Your home is your castle, so of course you want it to reflect your personality and preferences.
If you’re a movie buff, a lavish home theatre with surround-sound might be a tempting addition to your basement. Are you passionate about cooking? A complete kitchen remodel that transforms the space into an enviable chef’s haven may be in order. And after you make these pricey renovations, you can expect to earn back the money you invested in them when you sell your house, right? Not necessarily. All remodeling projects are not created equal, and some will do more to enhance your home’s appeal to potential buyers than others.
Play it smart by learning what home renovation projects to avoid.
If you want to reap the biggest return on investment, start by doing your homework. For example, a recent article from Forbes revealed that the biggest mistake sellers make when renovating is choosing projects that don’t provide any value or benefit to the future homeowner. These highly-personalized projects are best avoided. Your awesome home beer-brewing station may be near and dear to your heart, but chances are, few buyers will share that passion. Anything too personalized or customized can be a real turn-off, especially if it means they’ll need to perform an additional renovation to remove it.
Envisioning ways to use the space that will hold maximum appeal for future buyers is usually the best way to go.
Here are seven home renovations that may not help your resale value as much as you’d expect:
- Eliminating bedrooms. When it comes to long-term value, making major changes to the layout of your home is a gamble. One design trend that has dominated in recent years is creating an expansive master suite from two smaller bedrooms. While that sounds like a good idea, if buyers require a certain number of bedrooms, your house will be out of the running. In terms of resale value, it's better to have as many designated bedrooms as possible.
- Getting rid of every bathtub. Although large, well-appointed showers have recently replaced soaking tubs in luxury bathroom renovations, removing every tub in your home can detract some potential buyers. For example, families with small children will most likely want a bathtub for safety reasons. Tubs also provide flexibility and offer therapeutic advantages over showers. Be sure to consider your neighborhood demographics. If they skew middle-age or younger, it’s best to keep at least one tub in place.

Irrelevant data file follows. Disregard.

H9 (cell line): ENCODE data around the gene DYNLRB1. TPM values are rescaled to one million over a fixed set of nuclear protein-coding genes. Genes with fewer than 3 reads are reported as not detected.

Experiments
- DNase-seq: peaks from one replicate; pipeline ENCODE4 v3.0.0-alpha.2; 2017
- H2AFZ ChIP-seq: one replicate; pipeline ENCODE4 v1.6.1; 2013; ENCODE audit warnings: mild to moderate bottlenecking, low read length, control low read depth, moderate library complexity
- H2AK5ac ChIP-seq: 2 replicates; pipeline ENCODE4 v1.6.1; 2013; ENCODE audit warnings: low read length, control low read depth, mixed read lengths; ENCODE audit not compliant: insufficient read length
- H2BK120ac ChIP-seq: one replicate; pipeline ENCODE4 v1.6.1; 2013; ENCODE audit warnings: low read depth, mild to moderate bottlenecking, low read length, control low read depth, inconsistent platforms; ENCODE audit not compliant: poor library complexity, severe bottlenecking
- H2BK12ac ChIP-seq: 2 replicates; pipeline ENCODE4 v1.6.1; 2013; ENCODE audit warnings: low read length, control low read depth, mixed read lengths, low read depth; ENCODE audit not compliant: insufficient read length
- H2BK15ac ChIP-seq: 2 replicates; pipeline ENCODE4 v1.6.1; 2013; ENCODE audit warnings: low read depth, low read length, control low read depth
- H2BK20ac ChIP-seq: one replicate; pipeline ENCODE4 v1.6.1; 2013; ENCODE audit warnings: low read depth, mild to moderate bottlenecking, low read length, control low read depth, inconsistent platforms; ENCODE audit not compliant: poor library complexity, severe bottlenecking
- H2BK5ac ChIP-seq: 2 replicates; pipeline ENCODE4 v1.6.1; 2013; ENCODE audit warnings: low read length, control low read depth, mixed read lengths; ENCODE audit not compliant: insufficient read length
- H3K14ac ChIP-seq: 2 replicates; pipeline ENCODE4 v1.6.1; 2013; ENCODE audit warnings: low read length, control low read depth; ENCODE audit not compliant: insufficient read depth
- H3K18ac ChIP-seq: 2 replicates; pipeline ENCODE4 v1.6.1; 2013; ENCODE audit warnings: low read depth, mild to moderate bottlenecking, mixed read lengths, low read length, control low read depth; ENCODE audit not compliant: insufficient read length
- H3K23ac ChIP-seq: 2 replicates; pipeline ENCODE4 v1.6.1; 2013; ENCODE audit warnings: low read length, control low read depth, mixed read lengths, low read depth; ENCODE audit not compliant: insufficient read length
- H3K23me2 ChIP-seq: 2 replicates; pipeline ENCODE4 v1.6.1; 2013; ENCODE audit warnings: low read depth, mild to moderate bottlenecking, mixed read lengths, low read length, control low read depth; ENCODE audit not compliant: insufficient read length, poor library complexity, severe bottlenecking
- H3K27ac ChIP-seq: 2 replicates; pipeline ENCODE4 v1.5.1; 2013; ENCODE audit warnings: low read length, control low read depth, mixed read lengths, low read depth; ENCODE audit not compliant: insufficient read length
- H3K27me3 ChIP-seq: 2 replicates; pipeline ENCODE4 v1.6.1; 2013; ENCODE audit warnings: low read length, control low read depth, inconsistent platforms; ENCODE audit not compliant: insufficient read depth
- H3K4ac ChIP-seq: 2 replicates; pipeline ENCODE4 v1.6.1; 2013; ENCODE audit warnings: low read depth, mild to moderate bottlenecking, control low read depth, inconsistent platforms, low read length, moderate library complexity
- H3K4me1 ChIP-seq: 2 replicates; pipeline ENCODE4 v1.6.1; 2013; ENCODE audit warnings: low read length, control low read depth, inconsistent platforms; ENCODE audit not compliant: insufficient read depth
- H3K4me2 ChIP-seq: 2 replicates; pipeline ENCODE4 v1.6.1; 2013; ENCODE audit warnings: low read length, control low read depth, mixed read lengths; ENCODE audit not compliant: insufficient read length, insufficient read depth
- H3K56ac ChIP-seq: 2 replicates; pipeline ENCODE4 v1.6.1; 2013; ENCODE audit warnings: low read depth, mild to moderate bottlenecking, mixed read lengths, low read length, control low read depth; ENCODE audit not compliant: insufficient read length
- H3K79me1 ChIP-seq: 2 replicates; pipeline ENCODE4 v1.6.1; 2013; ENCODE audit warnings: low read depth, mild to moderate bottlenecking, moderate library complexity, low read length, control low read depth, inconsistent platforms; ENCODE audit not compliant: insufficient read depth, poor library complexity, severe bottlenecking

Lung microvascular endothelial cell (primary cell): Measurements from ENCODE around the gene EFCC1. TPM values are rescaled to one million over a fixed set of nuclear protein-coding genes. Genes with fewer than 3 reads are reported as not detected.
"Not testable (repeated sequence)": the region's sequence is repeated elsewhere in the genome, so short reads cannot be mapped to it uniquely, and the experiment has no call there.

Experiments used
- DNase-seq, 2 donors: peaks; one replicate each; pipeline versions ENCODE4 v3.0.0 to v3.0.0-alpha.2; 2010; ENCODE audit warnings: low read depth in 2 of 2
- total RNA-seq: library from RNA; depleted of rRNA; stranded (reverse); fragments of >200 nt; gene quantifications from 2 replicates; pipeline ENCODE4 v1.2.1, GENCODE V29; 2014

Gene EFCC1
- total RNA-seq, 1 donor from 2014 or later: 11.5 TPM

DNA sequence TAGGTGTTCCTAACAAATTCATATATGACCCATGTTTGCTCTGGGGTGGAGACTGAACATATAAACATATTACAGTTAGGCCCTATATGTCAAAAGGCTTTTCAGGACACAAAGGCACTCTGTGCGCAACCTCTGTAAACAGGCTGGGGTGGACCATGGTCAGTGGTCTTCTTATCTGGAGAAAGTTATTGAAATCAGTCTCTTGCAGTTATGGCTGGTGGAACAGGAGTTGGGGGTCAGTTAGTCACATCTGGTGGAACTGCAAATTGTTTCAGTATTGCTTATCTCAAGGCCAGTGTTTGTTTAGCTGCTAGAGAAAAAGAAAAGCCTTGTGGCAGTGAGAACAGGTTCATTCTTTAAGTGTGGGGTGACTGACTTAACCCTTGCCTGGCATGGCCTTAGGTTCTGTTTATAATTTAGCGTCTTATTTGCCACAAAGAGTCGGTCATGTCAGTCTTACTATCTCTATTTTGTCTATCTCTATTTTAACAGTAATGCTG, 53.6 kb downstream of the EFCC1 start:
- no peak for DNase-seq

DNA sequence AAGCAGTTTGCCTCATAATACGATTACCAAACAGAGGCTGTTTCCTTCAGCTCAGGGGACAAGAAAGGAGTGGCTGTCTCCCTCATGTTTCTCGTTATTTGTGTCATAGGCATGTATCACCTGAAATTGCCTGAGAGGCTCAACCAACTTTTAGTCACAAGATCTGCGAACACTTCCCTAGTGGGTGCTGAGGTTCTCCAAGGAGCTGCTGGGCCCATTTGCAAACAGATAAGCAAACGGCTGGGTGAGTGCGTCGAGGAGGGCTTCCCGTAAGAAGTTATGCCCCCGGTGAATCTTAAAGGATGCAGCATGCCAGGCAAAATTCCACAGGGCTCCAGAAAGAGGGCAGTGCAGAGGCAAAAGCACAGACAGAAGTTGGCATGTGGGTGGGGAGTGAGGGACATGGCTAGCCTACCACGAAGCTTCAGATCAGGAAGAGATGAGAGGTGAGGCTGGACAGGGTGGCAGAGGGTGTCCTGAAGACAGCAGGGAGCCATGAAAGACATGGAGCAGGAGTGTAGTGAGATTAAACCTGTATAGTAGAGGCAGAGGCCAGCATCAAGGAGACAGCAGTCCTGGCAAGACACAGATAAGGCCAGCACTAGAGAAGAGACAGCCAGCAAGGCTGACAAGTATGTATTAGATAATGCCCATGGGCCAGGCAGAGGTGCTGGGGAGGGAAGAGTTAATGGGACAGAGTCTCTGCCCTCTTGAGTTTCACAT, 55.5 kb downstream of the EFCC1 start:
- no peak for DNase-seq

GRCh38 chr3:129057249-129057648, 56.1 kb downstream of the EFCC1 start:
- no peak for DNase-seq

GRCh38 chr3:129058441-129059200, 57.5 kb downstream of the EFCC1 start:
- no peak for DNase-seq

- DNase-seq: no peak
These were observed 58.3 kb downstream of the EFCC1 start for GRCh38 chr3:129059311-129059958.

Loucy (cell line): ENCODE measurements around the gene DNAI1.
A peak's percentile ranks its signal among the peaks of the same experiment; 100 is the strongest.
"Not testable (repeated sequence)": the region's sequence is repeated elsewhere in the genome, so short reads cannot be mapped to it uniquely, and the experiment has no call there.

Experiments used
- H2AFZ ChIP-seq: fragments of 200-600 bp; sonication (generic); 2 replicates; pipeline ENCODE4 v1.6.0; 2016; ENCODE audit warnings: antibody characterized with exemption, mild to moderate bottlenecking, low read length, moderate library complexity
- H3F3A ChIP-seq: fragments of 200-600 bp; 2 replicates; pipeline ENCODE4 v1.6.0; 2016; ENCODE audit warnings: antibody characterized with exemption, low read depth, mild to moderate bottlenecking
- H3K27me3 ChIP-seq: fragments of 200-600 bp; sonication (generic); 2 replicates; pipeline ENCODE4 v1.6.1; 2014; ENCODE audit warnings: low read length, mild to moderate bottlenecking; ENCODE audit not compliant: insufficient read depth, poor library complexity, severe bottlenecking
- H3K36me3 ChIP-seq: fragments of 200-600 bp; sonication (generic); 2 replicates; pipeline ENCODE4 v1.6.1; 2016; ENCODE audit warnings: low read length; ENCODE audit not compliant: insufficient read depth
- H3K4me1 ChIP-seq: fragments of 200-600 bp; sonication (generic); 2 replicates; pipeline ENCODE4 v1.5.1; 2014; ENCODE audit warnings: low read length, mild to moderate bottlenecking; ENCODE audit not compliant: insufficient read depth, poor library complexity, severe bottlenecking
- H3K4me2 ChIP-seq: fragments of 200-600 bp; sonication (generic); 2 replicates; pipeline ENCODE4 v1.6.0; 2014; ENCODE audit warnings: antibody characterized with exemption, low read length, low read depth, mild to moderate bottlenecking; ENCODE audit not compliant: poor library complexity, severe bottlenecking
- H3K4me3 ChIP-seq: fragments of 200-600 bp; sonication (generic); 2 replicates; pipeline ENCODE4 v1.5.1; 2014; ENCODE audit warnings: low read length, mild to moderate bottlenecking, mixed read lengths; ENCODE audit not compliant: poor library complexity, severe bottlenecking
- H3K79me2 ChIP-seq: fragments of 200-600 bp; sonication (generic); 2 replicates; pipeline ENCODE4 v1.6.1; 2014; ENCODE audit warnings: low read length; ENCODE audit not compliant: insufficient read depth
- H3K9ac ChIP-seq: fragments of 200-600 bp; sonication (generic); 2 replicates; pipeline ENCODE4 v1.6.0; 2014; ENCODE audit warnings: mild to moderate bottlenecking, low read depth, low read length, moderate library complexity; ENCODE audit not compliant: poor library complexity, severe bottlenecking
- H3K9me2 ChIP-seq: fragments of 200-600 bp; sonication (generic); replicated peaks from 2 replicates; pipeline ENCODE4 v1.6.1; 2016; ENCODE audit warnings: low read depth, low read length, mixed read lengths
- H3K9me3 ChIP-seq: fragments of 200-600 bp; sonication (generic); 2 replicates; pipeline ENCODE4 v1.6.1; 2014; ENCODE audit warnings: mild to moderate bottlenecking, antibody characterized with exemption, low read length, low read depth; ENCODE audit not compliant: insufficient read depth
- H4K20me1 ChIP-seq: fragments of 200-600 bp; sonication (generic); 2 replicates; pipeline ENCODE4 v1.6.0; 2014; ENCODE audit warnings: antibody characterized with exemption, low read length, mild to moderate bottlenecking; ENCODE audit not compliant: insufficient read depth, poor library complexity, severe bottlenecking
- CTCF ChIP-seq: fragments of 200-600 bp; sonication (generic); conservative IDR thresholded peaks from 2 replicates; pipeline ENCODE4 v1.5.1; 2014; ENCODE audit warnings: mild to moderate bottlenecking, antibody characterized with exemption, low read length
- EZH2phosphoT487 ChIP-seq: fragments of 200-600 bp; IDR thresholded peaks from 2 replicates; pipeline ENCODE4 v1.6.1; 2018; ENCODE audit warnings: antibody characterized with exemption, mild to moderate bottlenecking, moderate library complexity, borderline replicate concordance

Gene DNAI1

- Drastic customizations. Hand-painted murals, alternative wall coverings like velvet and textures, and lavish fixtures made from expensive materials are examples of cosmetic renovations that aren’t likely to translate into resale value. Because they’re so reflective of personal tastes, it’s unlikely that they’ll hold the same appeal for the next homeowner.
- Over-the-top renovations that don’t fit your neighborhood. Adding a posh luxury kitchen in a community of $300,000 homes doesn’t mean your place will sell for $500,000. Buyers with a larger budget probably aren’t shopping there, and those seeking a more affordable home will probably be turned off by the high price tag.
- Installing a swimming pool. Unless you live in a warm-weather state, backyard pools tend to be bad home renovation investments. According to U.S. News and World Reports, the average in-ground pools costs nearly $45,000 to install in the mid-Atlantic, and that doesn’t factor in the ongoing expenses associated with regular maintenance and higher insurance premiums. Many people see pools as a safety hazard, and others just consider them a nuisance. In essence, they eliminate more buyers than they attract. So, while that swimming pool may be fun for you and your family, don’t expect it to add your home’s resale value.
- Overdoing the bathroom remodel. Given the sheer number of appealing but extravagant enticements available for upscale bathroom remodels, it’s easy to see how one could get carried away. Whirlpools, fireplaces, waterfall showers and exorbitantly expensive imported tile may beckon you. But the more you pursue your swanky restroom retreat, the greater the odds become that it won’t suit the tastes of cost-conscious buyers.
7.Adding a sunroom. A sunroom can be a great space to enjoy the outdoors away from the elements, but it can be among the worst home renovation projects in terms of return on investment. According to Remodeling, a sunroom addition can cost anywhere from $40,000 and $70,000, making it one of the most expensive residential upgrades. Think carefully about how often you’ll actually use a sunroom before committing to this costly home renovation.
Spending a lot of money on renovations doesn’t necessarily mean your house will be worth more. It’s best to think strategically about how you can maximize your home’s value while minimizing your investment in it. If you need additional resources to help with your cash flow, please reach out to our knowledgeable professionals today.
About FAI Wealth Management, Inc.: Located in Columbia, Maryland, FAI focuses on helping clients create the financial future they desire by protecting their wealth, making the most of their assets, and planning for life's uncertainties. The firm combines fee-only, fiduciary-driven guidance with highly personalized, consultative financial planning and investment services that enable individuals, families, and businesses to navigate complex life transitions. Founded in 1987, FAI currently manages more than $350 million in client assets nationwide. For more information about FAI Wealth Management, please visit the website at https://www.faiwealth.com or call 410.715.9200.